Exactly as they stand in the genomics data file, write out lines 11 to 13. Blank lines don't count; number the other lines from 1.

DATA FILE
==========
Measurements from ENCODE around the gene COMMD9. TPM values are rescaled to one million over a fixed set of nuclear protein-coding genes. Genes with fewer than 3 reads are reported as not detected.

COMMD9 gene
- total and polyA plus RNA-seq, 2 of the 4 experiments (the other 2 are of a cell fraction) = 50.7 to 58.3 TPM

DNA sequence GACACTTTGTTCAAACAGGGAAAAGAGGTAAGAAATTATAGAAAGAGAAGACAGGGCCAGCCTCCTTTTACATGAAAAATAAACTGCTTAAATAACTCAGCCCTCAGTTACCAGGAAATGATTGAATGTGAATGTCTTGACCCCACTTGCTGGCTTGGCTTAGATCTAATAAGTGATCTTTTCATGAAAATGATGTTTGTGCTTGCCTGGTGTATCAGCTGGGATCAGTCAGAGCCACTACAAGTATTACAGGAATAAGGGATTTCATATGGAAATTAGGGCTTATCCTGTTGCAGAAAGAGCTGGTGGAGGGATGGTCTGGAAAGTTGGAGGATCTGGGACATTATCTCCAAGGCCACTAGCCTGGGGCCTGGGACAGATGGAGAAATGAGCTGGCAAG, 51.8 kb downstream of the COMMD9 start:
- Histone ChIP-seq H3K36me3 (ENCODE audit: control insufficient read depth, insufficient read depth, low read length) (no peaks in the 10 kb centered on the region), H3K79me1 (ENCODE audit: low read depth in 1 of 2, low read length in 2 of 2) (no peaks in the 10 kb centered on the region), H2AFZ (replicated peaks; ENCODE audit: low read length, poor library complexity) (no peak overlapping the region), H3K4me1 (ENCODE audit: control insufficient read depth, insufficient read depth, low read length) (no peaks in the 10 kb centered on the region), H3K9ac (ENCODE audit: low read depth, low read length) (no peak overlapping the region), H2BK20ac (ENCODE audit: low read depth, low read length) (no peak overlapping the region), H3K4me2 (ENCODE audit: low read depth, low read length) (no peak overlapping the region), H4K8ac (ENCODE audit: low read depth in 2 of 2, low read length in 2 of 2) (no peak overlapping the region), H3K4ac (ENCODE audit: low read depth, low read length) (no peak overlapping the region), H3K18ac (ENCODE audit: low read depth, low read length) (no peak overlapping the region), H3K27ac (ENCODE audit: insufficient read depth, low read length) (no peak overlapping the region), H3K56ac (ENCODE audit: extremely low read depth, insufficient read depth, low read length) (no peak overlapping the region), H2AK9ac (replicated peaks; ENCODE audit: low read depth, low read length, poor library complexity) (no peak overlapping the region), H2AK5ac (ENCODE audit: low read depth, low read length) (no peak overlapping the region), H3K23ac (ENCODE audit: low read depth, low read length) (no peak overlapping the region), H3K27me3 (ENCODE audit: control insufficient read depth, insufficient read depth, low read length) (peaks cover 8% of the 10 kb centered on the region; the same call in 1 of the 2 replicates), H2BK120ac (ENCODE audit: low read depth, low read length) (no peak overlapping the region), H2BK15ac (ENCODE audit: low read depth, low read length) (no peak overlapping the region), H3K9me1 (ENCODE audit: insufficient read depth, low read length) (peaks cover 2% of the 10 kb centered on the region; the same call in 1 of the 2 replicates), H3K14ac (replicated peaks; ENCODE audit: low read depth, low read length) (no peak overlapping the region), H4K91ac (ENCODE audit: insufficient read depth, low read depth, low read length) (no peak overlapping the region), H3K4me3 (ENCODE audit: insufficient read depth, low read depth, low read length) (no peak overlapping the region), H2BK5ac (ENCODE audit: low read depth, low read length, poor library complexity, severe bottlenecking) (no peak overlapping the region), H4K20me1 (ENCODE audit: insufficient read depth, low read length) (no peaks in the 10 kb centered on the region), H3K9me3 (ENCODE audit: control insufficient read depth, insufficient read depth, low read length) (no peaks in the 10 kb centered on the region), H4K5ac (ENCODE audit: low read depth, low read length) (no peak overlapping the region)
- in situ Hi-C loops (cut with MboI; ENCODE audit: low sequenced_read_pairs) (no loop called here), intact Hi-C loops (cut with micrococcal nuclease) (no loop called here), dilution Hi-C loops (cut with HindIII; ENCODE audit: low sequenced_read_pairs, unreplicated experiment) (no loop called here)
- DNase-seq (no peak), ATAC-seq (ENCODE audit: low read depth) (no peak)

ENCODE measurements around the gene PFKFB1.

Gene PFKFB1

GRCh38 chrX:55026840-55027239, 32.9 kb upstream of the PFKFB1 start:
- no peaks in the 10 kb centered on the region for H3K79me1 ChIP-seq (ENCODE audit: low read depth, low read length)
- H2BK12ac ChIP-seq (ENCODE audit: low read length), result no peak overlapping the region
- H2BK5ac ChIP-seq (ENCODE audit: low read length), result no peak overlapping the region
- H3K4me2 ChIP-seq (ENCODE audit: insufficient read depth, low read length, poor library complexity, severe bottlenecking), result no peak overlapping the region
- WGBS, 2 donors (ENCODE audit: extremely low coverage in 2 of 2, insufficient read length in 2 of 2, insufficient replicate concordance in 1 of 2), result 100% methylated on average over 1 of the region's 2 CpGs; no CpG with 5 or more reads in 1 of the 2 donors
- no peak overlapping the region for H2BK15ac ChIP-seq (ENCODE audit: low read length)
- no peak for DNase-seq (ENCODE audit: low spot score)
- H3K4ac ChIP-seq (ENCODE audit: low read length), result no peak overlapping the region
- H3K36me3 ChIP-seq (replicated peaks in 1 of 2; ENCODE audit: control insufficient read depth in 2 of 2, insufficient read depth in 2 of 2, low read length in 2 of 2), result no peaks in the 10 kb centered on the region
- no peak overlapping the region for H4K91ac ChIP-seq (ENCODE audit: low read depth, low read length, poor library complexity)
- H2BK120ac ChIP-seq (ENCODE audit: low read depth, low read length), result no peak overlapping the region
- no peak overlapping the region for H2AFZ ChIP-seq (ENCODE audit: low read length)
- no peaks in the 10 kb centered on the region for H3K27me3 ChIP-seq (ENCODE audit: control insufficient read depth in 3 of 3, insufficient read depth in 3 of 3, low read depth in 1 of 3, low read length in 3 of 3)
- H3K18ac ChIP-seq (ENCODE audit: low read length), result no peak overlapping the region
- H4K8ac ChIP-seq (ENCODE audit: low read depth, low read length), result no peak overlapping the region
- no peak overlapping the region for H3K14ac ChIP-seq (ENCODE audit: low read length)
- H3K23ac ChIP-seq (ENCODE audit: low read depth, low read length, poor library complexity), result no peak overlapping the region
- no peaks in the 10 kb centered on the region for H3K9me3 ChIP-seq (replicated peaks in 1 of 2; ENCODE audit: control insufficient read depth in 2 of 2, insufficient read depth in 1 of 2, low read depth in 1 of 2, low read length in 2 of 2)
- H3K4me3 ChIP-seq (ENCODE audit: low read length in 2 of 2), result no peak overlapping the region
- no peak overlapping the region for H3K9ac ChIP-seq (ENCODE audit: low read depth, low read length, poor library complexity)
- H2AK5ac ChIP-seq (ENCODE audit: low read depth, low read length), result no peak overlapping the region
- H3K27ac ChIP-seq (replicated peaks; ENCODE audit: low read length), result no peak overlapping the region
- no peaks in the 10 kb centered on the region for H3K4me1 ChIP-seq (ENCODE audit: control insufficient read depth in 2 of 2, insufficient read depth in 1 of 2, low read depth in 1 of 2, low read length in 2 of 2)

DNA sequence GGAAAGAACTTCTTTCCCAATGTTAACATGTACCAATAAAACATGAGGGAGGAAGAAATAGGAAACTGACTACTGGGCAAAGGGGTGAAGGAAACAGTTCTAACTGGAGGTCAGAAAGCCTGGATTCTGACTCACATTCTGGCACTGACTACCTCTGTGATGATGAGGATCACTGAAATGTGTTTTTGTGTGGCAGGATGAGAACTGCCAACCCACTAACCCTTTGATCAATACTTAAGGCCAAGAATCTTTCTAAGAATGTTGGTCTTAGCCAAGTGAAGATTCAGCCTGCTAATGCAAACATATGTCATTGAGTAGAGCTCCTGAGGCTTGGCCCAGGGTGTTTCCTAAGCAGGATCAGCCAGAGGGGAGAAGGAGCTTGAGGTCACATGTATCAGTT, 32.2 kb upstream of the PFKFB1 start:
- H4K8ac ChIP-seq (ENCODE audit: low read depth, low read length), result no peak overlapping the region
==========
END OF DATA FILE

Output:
- no peaks in the 10 kb centered on the region for H3K79me1 ChIP-seq (ENCODE audit: low read depth, low read length)
- H2BK12ac ChIP-seq (ENCODE audit: low read length), result no peak overlapping the region
- H2BK5ac ChIP-seq (ENCODE audit: low read length), result no peak overlapping the region